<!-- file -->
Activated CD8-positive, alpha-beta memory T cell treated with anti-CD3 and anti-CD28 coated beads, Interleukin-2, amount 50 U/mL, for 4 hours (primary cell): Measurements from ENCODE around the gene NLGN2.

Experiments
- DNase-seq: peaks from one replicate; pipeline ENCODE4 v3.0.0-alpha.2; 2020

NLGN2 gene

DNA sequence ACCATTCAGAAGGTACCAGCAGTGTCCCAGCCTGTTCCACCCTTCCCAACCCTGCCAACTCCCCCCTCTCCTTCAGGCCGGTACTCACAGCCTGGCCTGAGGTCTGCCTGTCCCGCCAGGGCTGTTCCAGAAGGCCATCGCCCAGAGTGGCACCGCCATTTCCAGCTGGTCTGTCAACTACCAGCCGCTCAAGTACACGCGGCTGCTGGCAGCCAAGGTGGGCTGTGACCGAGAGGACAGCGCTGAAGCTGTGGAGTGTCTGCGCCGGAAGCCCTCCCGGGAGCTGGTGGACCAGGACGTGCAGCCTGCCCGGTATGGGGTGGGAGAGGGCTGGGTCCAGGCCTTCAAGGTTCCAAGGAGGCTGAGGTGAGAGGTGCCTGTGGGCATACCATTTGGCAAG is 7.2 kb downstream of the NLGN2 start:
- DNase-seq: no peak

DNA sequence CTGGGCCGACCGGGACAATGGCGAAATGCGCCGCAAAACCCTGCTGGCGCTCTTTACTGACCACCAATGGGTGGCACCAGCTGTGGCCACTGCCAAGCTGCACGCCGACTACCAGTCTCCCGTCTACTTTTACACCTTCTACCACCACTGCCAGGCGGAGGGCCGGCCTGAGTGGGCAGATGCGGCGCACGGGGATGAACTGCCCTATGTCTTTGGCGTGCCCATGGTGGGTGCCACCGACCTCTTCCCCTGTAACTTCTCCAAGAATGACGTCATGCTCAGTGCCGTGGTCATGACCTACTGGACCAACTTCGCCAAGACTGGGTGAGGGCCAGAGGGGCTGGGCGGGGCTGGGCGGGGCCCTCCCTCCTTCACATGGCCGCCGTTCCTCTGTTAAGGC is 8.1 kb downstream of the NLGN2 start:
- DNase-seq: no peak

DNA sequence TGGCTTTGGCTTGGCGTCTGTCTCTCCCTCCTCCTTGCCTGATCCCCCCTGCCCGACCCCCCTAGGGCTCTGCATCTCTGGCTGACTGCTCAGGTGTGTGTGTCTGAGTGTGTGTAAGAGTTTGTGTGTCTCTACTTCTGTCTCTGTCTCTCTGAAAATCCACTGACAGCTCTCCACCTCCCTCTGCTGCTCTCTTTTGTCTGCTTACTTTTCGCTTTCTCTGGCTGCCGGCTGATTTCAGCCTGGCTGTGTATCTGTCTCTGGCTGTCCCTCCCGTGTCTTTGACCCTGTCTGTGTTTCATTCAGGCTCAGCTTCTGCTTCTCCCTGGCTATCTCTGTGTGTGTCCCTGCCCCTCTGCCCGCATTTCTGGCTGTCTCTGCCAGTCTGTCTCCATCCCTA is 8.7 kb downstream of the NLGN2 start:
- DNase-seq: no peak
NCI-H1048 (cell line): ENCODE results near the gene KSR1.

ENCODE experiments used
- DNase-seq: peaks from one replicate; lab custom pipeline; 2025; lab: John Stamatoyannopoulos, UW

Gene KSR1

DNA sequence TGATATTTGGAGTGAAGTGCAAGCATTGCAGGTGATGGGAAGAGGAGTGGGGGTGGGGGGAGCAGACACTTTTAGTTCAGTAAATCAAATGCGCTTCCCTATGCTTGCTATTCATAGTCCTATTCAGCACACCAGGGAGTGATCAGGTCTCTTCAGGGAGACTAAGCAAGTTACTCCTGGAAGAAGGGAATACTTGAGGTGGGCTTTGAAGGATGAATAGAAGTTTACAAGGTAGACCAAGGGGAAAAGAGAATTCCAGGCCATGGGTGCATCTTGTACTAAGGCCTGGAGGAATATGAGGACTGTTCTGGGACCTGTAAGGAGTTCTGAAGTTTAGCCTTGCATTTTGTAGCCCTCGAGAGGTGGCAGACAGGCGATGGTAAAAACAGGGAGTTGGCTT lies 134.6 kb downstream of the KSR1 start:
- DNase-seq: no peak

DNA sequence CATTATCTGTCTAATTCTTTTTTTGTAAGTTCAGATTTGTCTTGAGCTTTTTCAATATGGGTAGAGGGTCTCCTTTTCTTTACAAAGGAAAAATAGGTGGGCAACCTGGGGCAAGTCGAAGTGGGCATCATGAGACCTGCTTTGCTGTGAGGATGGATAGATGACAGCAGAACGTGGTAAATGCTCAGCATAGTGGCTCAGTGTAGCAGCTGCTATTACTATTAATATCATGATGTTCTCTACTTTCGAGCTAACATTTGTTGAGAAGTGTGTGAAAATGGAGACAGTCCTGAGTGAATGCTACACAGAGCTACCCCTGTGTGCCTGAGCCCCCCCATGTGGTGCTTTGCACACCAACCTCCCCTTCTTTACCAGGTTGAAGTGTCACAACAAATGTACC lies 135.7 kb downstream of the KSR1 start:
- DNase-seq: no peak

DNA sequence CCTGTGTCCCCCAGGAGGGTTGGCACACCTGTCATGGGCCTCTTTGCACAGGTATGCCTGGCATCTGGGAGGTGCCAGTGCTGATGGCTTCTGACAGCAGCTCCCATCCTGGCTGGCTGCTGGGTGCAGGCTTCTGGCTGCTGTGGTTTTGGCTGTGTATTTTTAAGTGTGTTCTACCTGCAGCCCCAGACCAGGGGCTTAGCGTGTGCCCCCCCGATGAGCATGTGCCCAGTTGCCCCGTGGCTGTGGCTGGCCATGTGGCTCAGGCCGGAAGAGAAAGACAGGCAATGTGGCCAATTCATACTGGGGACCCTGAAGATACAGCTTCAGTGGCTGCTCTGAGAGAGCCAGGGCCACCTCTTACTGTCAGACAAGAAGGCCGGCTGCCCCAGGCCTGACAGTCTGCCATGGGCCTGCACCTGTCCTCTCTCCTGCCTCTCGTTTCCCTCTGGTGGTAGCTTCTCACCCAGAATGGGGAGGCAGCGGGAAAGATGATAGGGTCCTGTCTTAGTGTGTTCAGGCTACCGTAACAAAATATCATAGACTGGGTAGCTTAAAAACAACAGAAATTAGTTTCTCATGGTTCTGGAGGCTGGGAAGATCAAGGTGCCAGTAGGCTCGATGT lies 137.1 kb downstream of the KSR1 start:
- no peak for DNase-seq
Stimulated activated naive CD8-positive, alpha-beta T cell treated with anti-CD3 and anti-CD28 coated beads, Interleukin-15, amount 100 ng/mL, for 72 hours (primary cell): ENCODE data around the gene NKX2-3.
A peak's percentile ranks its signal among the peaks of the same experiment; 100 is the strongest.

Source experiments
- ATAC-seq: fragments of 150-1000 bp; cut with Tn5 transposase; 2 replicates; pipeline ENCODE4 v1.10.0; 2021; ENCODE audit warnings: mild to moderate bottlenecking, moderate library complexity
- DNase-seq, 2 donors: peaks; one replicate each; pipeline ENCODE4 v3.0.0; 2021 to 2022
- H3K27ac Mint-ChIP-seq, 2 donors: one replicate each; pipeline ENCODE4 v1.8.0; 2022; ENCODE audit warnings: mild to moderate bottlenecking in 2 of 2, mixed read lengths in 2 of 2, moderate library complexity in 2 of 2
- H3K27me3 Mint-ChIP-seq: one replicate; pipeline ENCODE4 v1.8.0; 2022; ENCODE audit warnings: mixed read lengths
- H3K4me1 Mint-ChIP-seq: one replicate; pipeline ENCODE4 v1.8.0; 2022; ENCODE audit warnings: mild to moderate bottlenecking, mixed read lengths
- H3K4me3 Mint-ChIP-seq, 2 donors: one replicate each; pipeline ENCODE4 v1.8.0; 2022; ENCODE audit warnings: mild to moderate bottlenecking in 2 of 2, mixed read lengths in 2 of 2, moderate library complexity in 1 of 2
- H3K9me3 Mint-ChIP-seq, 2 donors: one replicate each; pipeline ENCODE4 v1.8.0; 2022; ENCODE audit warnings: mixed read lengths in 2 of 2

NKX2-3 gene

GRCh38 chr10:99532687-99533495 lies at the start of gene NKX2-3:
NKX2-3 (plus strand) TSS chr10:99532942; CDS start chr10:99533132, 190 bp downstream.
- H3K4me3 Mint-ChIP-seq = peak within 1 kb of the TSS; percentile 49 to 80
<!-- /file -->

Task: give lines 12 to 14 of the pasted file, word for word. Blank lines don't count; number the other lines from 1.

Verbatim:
ENCODE experiments used
- DNase-seq: peaks from one replicate; lab custom pipeline; 2025; lab: John Stamatoyannopoulos, UW

Gene KSR1